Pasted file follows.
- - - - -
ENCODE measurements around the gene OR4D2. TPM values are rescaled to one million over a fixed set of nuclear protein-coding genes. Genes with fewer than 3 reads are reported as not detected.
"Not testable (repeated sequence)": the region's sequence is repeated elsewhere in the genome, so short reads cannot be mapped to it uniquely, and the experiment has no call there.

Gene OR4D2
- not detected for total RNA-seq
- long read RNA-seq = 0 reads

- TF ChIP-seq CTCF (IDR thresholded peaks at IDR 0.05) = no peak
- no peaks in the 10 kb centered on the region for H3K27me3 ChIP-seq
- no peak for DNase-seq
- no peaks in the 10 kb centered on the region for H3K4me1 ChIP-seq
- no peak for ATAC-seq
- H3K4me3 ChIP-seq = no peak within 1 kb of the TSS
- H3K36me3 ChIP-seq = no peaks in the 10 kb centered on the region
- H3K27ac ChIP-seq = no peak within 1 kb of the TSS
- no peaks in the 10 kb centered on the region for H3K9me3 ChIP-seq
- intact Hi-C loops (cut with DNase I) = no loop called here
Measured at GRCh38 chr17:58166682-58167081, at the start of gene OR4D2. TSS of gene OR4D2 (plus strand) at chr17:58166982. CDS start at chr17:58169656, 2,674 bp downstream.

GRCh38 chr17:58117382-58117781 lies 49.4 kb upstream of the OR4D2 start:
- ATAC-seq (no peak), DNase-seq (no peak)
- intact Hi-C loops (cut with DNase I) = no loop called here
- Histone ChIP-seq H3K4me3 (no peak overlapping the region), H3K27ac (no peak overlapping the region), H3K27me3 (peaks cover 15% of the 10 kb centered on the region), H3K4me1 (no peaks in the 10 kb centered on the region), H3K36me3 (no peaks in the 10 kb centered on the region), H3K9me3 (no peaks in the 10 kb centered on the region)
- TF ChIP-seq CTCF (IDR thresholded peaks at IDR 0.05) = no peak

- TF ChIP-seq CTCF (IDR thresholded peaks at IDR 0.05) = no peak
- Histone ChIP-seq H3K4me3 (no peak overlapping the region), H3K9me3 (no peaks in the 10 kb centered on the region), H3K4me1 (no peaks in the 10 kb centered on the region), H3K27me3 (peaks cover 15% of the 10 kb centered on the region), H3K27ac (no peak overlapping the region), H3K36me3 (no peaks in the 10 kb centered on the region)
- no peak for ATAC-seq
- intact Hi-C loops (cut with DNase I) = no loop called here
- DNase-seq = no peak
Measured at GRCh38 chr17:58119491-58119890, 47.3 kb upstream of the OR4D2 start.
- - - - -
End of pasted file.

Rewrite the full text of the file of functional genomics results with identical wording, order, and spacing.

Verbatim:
ENCODE measurements around the gene OR4D2. TPM values are rescaled to one million over a fixed set of nuclear protein-coding genes. Genes with fewer than 3 reads are reported as not detected.
"Not testable (repeated sequence)": the region's sequence is repeated elsewhere in the genome, so short reads cannot be mapped to it uniquely, and the experiment has no call there.

Gene OR4D2
- not detected for total RNA-seq
- long read RNA-seq = 0 reads

- TF ChIP-seq CTCF (IDR thresholded peaks at IDR 0.05) = no peak
- no peaks in the 10 kb centered on the region for H3K27me3 ChIP-seq
- no peak for DNase-seq
- no peaks in the 10 kb centered on the region for H3K4me1 ChIP-seq
- no peak for ATAC-seq
- H3K4me3 ChIP-seq = no peak within 1 kb of the TSS
- H3K36me3 ChIP-seq = no peaks in the 10 kb centered on the region
- H3K27ac ChIP-seq = no peak within 1 kb of the TSS
- no peaks in the 10 kb centered on the region for H3K9me3 ChIP-seq
- intact Hi-C loops (cut with DNase I) = no loop called here
Measured at GRCh38 chr17:58166682-58167081, at the start of gene OR4D2. TSS of gene OR4D2 (plus strand) at chr17:58166982. CDS start at chr17:58169656, 2,674 bp downstream.

GRCh38 chr17:58117382-58117781 lies 49.4 kb upstream of the OR4D2 start:
- ATAC-seq (no peak), DNase-seq (no peak)
- intact Hi-C loops (cut with DNase I) = no loop called here
- Histone ChIP-seq H3K4me3 (no peak overlapping the region), H3K27ac (no peak overlapping the region), H3K27me3 (peaks cover 15% of the 10 kb centered on the region), H3K4me1 (no peaks in the 10 kb centered on the region), H3K36me3 (no peaks in the 10 kb centered on the region), H3K9me3 (no peaks in the 10 kb centered on the region)
- TF ChIP-seq CTCF (IDR thresholded peaks at IDR 0.05) = no peak

- TF ChIP-seq CTCF (IDR thresholded peaks at IDR 0.05) = no peak
- Histone ChIP-seq H3K4me3 (no peak overlapping the region), H3K9me3 (no peaks in the 10 kb centered on the region), H3K4me1 (no peaks in the 10 kb centered on the region), H3K27me3 (peaks cover 15% of the 10 kb centered on the region), H3K27ac (no peak overlapping the region), H3K36me3 (no peaks in the 10 kb centered on the region)
- no peak for ATAC-seq
- intact Hi-C loops (cut with DNase I) = no loop called here
- DNase-seq = no peak
Measured at GRCh38 chr17:58119491-58119890, 47.3 kb upstream of the OR4D2 start.